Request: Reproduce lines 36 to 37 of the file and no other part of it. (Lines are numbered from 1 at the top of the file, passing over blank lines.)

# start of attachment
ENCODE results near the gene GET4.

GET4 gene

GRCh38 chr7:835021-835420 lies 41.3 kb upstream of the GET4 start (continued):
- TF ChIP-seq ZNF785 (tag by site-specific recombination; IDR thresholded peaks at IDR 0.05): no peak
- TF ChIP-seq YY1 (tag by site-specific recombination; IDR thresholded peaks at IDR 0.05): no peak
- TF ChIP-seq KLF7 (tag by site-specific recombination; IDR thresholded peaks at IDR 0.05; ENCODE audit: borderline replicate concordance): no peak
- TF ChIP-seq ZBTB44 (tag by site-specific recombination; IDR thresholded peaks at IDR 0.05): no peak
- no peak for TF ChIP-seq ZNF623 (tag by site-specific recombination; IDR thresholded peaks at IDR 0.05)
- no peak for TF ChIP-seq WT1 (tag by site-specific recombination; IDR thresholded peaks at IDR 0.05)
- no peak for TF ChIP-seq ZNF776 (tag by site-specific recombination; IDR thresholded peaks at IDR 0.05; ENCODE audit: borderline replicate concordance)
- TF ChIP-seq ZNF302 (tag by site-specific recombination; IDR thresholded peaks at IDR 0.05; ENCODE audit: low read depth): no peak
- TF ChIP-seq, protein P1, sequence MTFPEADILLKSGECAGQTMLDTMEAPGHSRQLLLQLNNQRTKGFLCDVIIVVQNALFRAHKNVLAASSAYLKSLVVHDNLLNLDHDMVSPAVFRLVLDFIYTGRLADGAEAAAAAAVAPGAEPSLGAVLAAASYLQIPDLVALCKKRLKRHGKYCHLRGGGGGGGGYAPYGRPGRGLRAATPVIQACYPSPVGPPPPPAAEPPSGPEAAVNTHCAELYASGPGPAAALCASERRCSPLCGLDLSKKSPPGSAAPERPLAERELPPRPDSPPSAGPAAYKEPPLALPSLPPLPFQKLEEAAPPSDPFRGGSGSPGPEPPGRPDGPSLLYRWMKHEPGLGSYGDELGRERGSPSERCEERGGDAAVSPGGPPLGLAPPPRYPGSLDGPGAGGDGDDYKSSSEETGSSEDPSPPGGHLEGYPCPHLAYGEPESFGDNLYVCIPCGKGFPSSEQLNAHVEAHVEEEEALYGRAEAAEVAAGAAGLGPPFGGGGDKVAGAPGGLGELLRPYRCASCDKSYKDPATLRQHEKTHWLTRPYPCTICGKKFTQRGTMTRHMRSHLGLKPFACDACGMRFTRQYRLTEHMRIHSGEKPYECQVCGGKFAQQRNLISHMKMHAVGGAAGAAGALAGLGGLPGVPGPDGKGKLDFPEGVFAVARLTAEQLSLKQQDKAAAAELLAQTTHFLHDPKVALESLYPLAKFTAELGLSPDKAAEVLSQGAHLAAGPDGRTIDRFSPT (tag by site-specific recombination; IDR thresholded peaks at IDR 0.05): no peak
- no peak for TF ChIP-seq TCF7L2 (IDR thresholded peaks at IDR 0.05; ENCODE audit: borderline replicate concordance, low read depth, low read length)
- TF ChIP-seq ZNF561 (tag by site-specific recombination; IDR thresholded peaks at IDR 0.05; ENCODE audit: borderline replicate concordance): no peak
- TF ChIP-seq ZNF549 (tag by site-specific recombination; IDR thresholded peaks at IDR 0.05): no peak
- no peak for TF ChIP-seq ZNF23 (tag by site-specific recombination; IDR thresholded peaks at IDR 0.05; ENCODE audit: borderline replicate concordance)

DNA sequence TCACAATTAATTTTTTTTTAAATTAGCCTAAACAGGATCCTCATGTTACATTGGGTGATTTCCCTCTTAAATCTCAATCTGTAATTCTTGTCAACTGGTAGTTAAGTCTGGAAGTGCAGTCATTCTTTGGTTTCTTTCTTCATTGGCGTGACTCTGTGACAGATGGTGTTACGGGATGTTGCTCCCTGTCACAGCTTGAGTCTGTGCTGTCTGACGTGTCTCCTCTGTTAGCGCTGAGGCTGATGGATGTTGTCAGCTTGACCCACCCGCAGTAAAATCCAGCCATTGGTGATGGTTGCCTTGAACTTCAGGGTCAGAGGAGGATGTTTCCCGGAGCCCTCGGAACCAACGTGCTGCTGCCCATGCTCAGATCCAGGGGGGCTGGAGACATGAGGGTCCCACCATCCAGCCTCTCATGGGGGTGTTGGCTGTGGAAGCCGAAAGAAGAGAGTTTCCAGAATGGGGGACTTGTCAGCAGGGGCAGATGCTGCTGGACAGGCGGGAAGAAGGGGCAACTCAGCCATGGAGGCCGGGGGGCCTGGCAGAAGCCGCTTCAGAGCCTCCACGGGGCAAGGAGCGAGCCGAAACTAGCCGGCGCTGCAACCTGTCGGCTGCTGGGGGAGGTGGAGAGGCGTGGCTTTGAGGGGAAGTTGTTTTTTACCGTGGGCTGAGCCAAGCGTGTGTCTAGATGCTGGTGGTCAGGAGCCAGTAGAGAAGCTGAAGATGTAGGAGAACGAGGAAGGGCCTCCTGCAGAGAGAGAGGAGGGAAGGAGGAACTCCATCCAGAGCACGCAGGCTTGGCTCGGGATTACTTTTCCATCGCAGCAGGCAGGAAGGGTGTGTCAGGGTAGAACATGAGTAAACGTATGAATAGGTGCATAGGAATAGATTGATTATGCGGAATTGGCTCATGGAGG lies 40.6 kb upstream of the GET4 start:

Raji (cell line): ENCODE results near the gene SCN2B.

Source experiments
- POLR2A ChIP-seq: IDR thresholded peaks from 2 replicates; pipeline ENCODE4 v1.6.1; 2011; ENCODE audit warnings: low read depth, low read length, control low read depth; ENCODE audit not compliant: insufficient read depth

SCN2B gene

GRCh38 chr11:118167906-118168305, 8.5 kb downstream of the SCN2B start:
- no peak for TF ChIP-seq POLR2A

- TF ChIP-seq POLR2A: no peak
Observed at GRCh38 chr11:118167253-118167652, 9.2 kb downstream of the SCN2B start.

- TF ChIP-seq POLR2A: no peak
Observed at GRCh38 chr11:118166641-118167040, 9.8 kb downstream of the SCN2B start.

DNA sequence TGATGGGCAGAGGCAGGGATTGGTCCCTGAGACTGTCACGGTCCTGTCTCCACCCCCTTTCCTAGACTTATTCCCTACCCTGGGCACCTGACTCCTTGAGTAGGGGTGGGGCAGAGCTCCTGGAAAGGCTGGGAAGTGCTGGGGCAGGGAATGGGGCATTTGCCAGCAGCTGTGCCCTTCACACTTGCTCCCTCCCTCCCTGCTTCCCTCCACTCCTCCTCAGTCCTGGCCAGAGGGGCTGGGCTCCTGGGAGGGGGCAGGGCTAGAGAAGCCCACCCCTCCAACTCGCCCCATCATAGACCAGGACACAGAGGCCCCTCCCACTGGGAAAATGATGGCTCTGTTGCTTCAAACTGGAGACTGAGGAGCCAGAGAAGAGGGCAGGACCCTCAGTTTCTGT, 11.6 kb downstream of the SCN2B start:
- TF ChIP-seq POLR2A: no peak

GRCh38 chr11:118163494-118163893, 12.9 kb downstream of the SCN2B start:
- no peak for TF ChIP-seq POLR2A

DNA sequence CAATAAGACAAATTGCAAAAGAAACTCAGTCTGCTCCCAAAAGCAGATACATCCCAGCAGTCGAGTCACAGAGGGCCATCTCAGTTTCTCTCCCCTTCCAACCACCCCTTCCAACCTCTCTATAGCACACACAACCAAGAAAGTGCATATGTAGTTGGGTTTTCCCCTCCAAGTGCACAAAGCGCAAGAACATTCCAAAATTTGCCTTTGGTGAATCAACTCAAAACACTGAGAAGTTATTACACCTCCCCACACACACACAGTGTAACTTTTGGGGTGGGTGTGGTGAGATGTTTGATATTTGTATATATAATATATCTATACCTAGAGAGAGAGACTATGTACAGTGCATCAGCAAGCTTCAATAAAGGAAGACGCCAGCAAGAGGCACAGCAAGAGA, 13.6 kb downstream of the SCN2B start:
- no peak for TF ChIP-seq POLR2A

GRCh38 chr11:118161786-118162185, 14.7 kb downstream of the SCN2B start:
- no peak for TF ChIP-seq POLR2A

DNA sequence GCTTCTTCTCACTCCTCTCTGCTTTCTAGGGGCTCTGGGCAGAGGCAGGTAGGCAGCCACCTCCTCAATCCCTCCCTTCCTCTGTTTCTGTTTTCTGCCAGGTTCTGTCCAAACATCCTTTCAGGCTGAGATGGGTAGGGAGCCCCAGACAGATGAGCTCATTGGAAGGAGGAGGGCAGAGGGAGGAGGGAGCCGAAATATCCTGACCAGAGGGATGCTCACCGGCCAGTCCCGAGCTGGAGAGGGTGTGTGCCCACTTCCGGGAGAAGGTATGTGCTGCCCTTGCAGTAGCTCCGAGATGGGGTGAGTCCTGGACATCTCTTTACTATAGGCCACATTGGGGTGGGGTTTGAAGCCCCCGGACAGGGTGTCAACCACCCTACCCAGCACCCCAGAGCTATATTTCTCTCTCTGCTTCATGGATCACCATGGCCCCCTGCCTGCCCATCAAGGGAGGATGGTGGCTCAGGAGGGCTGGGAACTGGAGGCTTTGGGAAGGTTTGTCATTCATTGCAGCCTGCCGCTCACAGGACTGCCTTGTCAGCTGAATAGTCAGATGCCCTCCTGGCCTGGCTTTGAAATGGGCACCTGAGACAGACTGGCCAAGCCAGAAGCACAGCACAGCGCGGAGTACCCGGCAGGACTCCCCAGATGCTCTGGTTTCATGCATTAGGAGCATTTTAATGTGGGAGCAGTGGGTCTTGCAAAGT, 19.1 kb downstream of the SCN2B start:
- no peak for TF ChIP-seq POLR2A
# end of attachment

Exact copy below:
DNA sequence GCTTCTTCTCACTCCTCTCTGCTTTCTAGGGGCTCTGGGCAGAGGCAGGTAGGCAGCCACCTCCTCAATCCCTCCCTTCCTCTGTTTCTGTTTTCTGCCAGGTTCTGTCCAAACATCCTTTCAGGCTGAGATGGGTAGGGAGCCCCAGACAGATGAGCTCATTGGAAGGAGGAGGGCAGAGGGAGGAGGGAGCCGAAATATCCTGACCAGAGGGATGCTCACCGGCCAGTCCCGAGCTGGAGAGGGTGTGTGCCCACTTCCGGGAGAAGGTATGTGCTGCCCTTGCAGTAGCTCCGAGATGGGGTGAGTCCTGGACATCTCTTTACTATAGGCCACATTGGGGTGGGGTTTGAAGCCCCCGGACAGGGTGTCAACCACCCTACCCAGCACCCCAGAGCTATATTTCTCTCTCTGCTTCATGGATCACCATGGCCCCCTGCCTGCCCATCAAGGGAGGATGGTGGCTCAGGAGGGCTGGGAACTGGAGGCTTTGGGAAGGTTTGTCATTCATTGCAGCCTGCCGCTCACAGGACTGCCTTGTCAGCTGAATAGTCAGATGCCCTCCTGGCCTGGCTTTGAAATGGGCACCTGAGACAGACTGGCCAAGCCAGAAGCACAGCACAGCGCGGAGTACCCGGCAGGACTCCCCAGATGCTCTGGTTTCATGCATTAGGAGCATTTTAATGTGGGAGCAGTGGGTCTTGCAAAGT, 19.1 kb downstream of the SCN2B start:
- no peak for TF ChIP-seq POLR2A